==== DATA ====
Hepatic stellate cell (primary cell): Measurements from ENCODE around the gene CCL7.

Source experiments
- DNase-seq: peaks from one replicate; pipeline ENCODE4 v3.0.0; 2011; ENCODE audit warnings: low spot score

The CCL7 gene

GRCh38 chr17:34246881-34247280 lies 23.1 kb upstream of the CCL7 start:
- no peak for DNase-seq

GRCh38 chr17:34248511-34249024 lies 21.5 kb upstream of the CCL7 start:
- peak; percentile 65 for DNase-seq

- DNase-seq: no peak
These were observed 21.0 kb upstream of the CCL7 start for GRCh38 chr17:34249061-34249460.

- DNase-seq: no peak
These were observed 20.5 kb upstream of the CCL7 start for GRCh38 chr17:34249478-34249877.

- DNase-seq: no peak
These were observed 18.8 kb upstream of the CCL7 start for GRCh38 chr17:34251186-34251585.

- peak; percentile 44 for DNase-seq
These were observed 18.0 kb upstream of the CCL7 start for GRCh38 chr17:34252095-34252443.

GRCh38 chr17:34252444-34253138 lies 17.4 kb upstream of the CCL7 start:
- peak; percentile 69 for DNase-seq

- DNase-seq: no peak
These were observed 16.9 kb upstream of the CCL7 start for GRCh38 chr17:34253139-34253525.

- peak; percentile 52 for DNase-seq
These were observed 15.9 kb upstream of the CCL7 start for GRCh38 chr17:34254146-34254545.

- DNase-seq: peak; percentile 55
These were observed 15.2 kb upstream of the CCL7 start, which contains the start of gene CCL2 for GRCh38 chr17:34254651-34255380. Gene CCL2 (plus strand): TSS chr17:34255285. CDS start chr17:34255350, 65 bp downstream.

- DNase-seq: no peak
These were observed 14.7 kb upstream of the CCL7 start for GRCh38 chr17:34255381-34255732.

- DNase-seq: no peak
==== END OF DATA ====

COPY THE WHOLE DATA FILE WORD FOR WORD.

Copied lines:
Hepatic stellate cell (primary cell): Measurements from ENCODE around the gene CCL7.

Source experiments
- DNase-seq: peaks from one replicate; pipeline ENCODE4 v3.0.0; 2011; ENCODE audit warnings: low spot score

The CCL7 gene

GRCh38 chr17:34246881-34247280 lies 23.1 kb upstream of the CCL7 start:
- no peak for DNase-seq

GRCh38 chr17:34248511-34249024 lies 21.5 kb upstream of the CCL7 start:
- peak; percentile 65 for DNase-seq

- DNase-seq: no peak
These were observed 21.0 kb upstream of the CCL7 start for GRCh38 chr17:34249061-34249460.

- DNase-seq: no peak
These were observed 20.5 kb upstream of the CCL7 start for GRCh38 chr17:34249478-34249877.

- DNase-seq: no peak
These were observed 18.8 kb upstream of the CCL7 start for GRCh38 chr17:34251186-34251585.

- peak; percentile 44 for DNase-seq
These were observed 18.0 kb upstream of the CCL7 start for GRCh38 chr17:34252095-34252443.

GRCh38 chr17:34252444-34253138 lies 17.4 kb upstream of the CCL7 start:
- peak; percentile 69 for DNase-seq

- DNase-seq: no peak
These were observed 16.9 kb upstream of the CCL7 start for GRCh38 chr17:34253139-34253525.

- peak; percentile 52 for DNase-seq
These were observed 15.9 kb upstream of the CCL7 start for GRCh38 chr17:34254146-34254545.

- DNase-seq: peak; percentile 55
These were observed 15.2 kb upstream of the CCL7 start, which contains the start of gene CCL2 for GRCh38 chr17:34254651-34255380. Gene CCL2 (plus strand): TSS chr17:34255285. CDS start chr17:34255350, 65 bp downstream.

- DNase-seq: no peak
These were observed 14.7 kb upstream of the CCL7 start for GRCh38 chr17:34255381-34255732.

- DNase-seq: no peak